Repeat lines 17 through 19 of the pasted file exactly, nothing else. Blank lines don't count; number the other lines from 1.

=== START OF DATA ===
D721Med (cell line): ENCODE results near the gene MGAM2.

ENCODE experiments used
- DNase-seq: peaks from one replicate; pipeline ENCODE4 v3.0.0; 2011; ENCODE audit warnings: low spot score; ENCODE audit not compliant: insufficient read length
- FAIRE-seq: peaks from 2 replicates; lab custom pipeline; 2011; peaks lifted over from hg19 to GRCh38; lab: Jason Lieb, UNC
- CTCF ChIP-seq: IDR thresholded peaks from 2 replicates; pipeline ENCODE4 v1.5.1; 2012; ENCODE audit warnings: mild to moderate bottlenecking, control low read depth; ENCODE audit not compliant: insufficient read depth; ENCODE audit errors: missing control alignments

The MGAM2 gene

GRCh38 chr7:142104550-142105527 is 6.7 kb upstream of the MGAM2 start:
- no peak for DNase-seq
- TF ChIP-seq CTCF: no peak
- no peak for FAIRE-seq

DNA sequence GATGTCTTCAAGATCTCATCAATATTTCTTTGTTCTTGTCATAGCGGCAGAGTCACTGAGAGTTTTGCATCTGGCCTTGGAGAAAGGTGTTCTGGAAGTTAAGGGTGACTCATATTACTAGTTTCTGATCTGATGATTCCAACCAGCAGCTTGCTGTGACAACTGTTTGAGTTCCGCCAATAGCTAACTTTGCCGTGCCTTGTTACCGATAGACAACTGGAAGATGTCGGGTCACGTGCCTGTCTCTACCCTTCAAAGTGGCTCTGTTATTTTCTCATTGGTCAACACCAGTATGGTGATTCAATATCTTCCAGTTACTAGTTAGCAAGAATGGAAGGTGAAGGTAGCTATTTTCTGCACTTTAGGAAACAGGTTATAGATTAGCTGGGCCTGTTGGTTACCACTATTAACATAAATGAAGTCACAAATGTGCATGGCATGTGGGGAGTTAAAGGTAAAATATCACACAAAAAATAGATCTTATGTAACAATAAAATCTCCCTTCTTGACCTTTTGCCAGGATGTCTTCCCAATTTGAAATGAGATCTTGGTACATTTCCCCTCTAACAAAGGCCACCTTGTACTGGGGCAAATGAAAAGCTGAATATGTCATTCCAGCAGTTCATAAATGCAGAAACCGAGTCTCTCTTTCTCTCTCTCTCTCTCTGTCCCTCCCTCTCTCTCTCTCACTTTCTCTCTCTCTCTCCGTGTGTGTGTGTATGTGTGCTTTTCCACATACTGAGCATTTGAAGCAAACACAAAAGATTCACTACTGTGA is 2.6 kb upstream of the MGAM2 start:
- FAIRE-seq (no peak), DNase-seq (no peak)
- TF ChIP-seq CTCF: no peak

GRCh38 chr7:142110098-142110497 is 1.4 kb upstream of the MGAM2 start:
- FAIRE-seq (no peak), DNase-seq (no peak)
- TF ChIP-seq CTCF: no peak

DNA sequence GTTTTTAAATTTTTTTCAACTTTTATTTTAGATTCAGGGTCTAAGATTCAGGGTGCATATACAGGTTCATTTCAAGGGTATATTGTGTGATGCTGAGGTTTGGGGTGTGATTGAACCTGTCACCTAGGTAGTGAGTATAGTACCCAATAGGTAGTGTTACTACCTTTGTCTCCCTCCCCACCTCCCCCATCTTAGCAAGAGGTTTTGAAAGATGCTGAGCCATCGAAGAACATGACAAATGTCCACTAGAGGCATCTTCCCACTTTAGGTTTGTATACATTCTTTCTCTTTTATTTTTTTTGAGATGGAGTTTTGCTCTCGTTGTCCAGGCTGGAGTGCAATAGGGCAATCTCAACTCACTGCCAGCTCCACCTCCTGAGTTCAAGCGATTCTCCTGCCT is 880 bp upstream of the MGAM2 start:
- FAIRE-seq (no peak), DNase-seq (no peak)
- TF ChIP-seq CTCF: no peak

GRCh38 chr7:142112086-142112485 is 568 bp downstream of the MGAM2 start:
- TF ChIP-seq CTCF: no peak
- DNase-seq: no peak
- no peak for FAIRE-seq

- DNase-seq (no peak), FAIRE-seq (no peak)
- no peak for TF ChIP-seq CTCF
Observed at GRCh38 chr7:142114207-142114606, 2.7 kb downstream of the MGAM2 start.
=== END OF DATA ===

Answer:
DNA sequence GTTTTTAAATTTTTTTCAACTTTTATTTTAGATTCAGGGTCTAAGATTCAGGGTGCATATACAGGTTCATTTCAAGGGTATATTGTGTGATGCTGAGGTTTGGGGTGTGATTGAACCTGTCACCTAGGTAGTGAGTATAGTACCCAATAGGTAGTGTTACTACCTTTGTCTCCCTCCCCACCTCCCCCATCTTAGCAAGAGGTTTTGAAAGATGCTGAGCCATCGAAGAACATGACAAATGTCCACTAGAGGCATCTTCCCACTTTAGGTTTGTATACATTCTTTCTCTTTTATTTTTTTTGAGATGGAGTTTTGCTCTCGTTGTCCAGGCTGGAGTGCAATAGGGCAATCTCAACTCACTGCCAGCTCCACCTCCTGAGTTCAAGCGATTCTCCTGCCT is 880 bp upstream of the MGAM2 start:
- FAIRE-seq (no peak), DNase-seq (no peak)
- TF ChIP-seq CTCF: no peak